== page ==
Can’t travel? Read a book. Can’t get gourmet food? Read a book. Better yet, read a travel book that delves into food.
I did exactly that and got help from a delightful volume titled A Mobile Feast: Life-Changing Culinary Adventures Around the World. This planet alone publication takes you to distant lands and foods, through the eyes and words of remarkable writers.
Take the opening lines of Pico Iyer’s essay, ‘Daily bread’. He is in a Benedictine hermitage in California. “The quiche is as sweet as hope itself, and the long asparagus tips are so elegant on the plate that taking one feels like playing with the symmetry of a Klee. There are bowls of lettuce in our midst, and the thick vegetable soup alone would make a hearty meal. Bottles of vinaigrette fill the blond wood table, big enough for the six of us, as early spring sunlight streams into the window-filled dining hall, so we feel like we’re tasting the sparkle and to take a long sip of sunshine.”
Each chapter is a beautifully crafted essay that delves into people, food, culture, and memories. And some of the memories are not just about the food but also about the circumstances under which it was eaten.
“Like most of us, I like to eat while I’m on the move,” writes author Jan Morris. “An Indian curry is best of all when it’s been rushed through your compartment window at Hooghly Station just before your big train departs for Mumbai.” She remembers boarding the “last fragile remnant” of the Orient Express, where she was handed a paper bag containing an apple, some cheese and half a bottle of excellent white wine – “that what could be a better snack while we worked across Europe?”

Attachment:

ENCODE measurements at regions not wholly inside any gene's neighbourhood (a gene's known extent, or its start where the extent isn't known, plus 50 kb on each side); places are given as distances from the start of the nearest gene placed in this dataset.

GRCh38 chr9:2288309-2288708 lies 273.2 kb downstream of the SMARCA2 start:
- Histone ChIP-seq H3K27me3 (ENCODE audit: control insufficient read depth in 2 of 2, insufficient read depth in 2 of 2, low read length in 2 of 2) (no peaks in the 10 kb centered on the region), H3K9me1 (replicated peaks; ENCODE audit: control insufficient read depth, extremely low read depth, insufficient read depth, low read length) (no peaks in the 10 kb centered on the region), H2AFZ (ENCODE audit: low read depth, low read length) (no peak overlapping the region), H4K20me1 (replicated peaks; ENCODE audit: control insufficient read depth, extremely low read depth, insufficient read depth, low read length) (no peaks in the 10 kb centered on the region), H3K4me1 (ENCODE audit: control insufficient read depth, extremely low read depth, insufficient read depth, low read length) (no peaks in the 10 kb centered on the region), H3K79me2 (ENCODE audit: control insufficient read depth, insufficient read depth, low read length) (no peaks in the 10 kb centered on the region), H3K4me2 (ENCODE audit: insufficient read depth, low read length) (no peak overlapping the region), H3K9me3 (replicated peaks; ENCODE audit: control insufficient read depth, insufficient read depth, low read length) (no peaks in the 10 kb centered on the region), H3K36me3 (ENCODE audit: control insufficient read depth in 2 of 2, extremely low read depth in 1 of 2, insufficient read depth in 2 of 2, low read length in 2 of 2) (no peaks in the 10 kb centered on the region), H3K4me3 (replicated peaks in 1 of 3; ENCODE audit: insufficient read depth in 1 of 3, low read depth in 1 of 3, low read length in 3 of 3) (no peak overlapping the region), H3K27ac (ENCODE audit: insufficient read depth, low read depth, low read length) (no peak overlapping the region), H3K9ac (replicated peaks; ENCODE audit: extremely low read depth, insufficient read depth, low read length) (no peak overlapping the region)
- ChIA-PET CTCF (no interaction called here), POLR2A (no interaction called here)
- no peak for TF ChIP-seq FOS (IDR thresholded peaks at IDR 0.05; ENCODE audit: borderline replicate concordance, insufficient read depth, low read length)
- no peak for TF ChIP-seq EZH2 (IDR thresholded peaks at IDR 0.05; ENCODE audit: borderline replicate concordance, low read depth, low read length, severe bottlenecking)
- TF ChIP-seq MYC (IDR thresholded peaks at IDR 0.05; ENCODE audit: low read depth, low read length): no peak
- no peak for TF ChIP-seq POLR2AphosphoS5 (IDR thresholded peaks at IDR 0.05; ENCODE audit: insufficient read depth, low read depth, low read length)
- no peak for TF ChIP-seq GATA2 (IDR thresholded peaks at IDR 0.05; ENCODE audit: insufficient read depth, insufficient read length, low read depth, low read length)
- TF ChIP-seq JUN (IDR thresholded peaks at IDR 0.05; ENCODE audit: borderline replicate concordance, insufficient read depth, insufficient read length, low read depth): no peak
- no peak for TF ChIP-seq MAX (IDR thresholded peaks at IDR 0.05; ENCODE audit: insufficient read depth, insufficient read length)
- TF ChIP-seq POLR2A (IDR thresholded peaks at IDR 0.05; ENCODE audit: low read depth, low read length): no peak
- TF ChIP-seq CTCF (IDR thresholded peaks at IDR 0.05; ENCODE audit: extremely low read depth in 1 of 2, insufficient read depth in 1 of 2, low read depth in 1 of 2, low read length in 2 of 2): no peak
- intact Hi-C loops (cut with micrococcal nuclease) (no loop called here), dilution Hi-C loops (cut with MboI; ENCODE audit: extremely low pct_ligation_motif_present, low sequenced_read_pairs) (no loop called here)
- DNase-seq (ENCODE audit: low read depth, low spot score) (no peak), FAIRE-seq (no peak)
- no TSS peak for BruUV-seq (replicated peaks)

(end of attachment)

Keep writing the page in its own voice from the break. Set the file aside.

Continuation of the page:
There is something oddly relaxing about these dreamlike chapters. You’re locked inside, thanks to a seemingly invincible virus, but see yourself on the Italian Riviera with American author and journalist David Downie. He stands in front of a vegetable garden destroyed by wild boars and watches the farmer cut down one after another the damaged plants. “He rummaged among the artichokes, cutting and tugging, before turning to a lemon tree adorned with yellow orbs. Soon the basket burst open, its contents neatly arranged. He entrusted it to us.”
I then find myself in French Guyana with journalist-author Mark Kurlansky, as he recalls his favorite restaurant in Cayenne. “He specialized in game from the forest: small game agoutis, succulent tapir stews, a python or an iguana from time to time, foods that you don’t find in many places… I don’t didn’t understand why not everyone ate there. too… Instead, they crowded into French restaurants to eat Northern foods ill-suited to the tropics, sweaty pâtés and gloppy sauces that languished in the heat – and later in your stomach. Well, I’ve concluded, that’s how the French are – like most cultures with good cuisines, completely clinging to themselves.
It’s the subtext – like the little aside about culinary snobbery – that makes this book so easy to read. The connection between food and culture is the common thread in travel editor William Sertl’s essay “Cooking with Donna.” He is in a luxurious Caribbean estate and has just received an elegant bell that he must ring for the next class.
“At first, I laughed, without meaning to. Then I hesitated, got up, pushed my chair under the table, and walked straight into the uncharted territory of the kitchen. Donna was stirring the contents of a saucepan on the stove. I walked over, took the lid and said, ‘What are we eating?’ »
Food, he says, is the key to culture — “the easiest way to connect with people you haven’t met yet.” Mostly, I might add, the food you have left to try (python, anyone?) and the trips you have left to take.
Rahul Verma enjoys reading and writing about food as much as cooking and eating it. Well, almost.